Samples from “The Cancer-Fighting Kitchen”

This summer, I was diagnosed with Stage II breast cancer, and I am still undergoing treatment. Before I started treatment, I got as healthy as I could, so I think I am handling chemotherapy better than most. At the same time, aggressive cancer treatments have changed my body – and my taste buds – in ways I never anticipated.

For example, many chemotherapy and radiation patients lose their sense of taste for certain flavors … for me, it was salt. I soon realized that the food I was eating was totally salty, I just couldn’t taste it. I can’t very well just pour more and more salt onto my food just because I can’t taste it, but I can make things  that have tons of flavor packed into it, but minimal added salt.

I was lucky enough to be given a copy of “The Cancer-Fighting Kitchen” by Rebecca Katz, which is a really amazing cookbook with fantastic tips for staying nourished while going through cancer treatment. I can see why it’s won so many awards.

Image courtesy of

Image from

All of the recipes are simple and healthy, but also offer a few extras for cancer patients, that others might not consider. For example, I have a friend who had to go through intense radiation treatments on her head and face, so her mouth, nose, eyes, sinuses, and throat were sore and raw. Eating anything that wasn’t pureed or freezing cold was too painful. This cookbook has great recipes for simple soups and broths, as well as smoothies and granitas, so that even if you can barely swallow, you can at least get some vitamins and nourishment.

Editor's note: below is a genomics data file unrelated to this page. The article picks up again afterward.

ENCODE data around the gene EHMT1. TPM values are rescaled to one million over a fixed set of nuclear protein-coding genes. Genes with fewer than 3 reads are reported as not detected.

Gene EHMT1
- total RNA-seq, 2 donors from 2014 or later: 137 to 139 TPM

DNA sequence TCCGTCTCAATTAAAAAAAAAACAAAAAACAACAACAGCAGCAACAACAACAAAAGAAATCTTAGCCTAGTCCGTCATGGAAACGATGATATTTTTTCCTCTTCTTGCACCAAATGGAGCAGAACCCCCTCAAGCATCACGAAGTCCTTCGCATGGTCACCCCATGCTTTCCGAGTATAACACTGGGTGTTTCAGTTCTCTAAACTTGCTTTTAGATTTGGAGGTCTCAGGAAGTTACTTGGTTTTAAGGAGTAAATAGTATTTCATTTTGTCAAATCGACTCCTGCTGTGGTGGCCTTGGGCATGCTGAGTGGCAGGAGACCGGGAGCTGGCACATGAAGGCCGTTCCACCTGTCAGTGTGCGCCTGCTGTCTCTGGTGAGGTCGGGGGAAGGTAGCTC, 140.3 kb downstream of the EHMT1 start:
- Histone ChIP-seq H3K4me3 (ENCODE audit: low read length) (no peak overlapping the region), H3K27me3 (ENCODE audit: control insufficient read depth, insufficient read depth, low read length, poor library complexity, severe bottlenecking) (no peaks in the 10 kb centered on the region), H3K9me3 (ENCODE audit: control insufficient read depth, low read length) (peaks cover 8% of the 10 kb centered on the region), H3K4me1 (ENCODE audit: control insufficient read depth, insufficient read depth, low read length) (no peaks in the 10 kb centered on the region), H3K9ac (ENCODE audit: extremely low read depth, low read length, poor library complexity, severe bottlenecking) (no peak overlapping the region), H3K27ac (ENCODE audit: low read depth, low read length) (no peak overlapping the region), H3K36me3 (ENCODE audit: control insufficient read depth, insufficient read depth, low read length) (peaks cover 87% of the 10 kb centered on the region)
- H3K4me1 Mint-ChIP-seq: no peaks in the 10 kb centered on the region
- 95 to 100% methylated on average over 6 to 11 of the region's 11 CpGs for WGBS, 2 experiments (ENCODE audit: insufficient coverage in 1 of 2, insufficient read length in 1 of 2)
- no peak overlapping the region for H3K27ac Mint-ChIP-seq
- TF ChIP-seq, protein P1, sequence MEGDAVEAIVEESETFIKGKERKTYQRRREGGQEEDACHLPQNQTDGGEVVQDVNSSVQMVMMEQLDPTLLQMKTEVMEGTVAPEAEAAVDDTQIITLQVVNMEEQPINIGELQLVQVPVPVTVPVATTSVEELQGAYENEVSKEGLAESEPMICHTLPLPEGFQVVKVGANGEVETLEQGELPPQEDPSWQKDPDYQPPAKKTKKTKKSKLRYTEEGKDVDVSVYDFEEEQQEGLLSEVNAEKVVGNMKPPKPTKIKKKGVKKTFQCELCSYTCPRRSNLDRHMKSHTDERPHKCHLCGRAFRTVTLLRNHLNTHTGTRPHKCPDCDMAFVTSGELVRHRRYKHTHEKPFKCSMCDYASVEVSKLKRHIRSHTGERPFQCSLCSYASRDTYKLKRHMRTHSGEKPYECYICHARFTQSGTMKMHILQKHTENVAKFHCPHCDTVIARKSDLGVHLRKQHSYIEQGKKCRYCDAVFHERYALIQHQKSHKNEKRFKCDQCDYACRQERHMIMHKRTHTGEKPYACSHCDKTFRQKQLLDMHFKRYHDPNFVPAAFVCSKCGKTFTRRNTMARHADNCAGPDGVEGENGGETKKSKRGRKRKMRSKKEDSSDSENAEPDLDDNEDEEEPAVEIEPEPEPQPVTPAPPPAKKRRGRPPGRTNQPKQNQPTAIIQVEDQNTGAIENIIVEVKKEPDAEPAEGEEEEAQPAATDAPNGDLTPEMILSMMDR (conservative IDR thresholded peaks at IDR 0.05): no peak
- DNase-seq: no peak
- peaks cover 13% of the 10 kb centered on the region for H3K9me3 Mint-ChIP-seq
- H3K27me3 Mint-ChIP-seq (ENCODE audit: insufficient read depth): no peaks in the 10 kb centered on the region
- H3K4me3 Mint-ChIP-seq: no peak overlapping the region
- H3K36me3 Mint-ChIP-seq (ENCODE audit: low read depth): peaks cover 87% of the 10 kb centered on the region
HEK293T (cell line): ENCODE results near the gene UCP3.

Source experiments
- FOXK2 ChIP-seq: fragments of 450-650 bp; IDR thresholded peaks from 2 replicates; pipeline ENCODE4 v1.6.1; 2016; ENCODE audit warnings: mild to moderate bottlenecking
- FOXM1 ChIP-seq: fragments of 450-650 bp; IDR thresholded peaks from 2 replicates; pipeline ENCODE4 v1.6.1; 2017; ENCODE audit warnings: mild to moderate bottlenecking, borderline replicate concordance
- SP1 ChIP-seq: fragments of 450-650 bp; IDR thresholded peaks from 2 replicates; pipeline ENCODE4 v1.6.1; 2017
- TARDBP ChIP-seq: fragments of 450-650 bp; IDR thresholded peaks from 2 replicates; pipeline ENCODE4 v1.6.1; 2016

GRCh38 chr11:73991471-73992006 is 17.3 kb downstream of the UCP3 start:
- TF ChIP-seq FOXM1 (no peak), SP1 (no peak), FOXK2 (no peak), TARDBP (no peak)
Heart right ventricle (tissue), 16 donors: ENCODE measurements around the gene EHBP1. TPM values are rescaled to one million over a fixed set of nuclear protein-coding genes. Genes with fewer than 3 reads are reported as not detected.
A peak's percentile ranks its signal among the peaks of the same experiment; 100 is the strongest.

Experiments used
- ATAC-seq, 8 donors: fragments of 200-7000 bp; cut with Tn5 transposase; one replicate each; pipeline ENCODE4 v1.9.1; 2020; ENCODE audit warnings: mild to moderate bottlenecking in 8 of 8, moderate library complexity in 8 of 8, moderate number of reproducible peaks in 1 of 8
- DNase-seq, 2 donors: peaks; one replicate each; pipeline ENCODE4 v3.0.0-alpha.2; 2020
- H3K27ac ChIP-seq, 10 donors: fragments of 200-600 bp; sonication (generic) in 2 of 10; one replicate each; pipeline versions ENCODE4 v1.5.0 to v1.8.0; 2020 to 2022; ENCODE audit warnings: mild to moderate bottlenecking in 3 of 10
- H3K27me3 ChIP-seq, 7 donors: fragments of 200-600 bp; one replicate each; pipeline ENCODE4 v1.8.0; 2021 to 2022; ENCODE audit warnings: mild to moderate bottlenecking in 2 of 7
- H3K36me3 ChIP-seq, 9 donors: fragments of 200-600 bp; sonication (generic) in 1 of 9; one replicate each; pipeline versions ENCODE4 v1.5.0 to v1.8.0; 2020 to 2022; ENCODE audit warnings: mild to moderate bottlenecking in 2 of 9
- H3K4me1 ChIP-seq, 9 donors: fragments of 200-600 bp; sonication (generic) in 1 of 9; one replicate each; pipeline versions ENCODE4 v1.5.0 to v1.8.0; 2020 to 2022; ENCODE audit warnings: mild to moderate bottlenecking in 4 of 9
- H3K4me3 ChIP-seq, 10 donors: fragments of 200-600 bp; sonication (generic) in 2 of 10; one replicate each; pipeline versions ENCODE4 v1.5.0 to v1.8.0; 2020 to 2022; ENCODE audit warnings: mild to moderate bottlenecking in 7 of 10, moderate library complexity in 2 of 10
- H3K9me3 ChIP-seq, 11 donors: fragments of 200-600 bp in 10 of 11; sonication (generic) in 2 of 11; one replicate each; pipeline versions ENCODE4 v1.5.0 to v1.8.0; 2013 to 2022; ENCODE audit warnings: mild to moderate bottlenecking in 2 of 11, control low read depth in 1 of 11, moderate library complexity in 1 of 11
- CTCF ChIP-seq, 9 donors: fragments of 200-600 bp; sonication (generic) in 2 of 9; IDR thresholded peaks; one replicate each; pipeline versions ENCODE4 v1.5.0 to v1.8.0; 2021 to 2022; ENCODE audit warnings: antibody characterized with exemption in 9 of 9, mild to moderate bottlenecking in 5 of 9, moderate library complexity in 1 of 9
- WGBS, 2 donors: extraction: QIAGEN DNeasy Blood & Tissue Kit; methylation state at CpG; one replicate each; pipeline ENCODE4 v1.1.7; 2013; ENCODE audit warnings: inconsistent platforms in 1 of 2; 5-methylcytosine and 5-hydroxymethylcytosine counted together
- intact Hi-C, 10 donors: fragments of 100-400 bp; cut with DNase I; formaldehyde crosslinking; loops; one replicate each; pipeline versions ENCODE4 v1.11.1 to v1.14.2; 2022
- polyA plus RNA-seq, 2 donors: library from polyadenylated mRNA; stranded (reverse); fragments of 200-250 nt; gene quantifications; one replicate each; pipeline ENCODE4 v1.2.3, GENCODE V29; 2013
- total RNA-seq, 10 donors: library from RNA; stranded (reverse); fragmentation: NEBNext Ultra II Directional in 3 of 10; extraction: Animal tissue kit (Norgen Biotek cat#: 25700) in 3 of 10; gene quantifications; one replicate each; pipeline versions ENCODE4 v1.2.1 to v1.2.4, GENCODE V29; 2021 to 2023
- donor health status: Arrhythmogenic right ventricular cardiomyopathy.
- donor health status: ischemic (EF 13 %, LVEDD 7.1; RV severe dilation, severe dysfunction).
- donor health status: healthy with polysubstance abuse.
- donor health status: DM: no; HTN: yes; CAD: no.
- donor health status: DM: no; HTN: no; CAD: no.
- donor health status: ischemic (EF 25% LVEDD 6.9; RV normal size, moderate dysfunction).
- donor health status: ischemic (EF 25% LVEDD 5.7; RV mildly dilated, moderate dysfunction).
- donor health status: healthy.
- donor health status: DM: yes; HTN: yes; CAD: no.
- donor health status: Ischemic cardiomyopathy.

So far, my favorite recipe from this book is the Bone Broth — which is extremely simple and very recommended for anyone, regardless of your health, to keep around — and Curried Hummus and Vegetable Pinwheels. These were a lot of fun to make.

curried hummus and vegetable pinwheels

The hummus recipe, like most hummus, is really simple, and shredding the veggies makes it easy on the cancer patient’s mouth and stomach, while still getting in the flavor, the nutrients, and some crunch. I used some really good, fresh, soft wheat tortillas, which made it perfect for me. I plan to experiment with this recipe again using other hummus flavors, and probably some other vegetable fillings as well. I think this would be great with some watercress, or maybe even some lightly-seared portabello mushrooms.

I noticed that in addition to making me unable to taste certain flavors, like salt, chemotherapy also made me really sensitive to spice — and of course, I didn’t notice this little glitch until I was deep into a bowl of Thai curry. It was painful! Since then, I’ve kept something soft and cool – pudding, ice cream, yogurt – on hand, just in case I accidentally eat something too spicy and need to put out the fire in my mouth.

Luckily, my friend who gifted me the book also made me the Cantaloupe Granita with Mint, which was amazing! I basically have a tub of this in my freezer, to shave off a bowl full of cool relief whenever I need it.

cantaulope granita with mint

I can’t wait until my treatment is over, if for no other reason than to be able to eat spicy food again.

So far, the recipes from this book and the helpful advice it offers has been a great help to me. Stay tuned for more posts with recipes from this book in the next few months.

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